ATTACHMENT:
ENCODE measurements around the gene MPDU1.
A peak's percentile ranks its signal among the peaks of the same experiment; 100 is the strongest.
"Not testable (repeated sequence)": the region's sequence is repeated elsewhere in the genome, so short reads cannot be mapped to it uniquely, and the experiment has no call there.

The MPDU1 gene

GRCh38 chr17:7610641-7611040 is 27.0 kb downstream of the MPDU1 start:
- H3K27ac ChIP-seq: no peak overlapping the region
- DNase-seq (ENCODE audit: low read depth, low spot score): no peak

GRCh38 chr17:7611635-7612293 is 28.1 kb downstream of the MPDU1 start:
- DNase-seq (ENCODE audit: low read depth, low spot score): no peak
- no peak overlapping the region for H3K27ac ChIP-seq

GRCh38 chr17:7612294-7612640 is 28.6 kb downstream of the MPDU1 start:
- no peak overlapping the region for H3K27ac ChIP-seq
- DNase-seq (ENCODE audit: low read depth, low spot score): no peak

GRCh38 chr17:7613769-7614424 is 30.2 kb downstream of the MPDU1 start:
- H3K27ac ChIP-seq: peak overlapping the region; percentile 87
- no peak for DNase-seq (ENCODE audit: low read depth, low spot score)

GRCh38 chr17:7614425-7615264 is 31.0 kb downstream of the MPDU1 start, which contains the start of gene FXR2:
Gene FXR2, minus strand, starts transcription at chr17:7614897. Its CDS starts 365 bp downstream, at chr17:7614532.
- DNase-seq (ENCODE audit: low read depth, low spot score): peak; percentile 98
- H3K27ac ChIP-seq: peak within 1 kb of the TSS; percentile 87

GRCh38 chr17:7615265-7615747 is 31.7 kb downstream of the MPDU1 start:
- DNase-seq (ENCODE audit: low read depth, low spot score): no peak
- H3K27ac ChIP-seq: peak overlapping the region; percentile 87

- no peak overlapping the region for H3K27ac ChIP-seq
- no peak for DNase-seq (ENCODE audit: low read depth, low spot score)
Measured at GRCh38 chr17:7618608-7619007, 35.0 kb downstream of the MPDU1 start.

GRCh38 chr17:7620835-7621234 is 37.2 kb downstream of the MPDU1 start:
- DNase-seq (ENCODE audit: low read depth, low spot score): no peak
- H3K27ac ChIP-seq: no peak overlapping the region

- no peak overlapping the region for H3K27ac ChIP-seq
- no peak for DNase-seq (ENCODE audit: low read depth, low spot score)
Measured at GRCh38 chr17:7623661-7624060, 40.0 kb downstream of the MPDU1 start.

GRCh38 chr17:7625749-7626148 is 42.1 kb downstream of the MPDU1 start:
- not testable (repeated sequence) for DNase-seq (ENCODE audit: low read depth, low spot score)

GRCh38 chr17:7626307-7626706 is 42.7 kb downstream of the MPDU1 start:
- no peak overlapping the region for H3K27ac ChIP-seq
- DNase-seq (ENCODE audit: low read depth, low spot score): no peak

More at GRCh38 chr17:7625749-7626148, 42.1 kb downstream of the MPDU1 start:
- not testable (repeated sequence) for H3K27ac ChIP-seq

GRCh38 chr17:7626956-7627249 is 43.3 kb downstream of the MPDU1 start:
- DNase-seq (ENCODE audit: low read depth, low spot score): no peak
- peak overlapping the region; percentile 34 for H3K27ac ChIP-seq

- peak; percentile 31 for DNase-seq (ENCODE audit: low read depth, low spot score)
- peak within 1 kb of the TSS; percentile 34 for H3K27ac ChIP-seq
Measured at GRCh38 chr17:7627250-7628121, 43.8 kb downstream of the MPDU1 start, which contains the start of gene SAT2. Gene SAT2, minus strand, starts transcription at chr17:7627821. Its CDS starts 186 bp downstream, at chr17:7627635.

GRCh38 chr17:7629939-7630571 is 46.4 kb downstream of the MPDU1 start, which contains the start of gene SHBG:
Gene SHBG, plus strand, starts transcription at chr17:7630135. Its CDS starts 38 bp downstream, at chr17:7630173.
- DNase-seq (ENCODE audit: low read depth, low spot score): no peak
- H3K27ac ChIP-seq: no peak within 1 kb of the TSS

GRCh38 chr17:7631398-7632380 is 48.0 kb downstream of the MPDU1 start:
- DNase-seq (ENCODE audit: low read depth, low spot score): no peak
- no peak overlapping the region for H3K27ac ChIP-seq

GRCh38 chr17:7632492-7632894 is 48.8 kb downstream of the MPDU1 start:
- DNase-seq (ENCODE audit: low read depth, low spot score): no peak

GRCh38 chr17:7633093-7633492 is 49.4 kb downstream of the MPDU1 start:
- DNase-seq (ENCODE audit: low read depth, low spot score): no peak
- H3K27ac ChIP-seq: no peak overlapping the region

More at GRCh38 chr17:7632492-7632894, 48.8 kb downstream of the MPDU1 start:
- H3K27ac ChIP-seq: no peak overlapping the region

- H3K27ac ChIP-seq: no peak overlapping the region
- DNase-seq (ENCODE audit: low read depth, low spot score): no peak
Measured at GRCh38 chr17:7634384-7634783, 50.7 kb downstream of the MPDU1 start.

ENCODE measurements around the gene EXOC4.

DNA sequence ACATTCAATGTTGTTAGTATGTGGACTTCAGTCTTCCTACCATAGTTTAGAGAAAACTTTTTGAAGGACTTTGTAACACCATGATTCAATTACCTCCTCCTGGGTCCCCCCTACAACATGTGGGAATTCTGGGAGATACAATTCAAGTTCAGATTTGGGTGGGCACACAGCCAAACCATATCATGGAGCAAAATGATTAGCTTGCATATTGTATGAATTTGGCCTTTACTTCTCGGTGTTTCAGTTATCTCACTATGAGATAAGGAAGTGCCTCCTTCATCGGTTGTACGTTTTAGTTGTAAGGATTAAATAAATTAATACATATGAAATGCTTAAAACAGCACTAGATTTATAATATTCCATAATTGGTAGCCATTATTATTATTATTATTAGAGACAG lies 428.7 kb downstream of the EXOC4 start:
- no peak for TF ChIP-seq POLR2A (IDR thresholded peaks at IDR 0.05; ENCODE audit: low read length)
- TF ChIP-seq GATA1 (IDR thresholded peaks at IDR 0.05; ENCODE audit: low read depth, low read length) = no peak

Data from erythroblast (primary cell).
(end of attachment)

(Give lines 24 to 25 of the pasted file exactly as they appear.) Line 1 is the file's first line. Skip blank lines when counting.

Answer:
- no peak overlapping the region for H3K27ac ChIP-seq
- no peak for DNase-seq (ENCODE audit: low read depth, low spot score)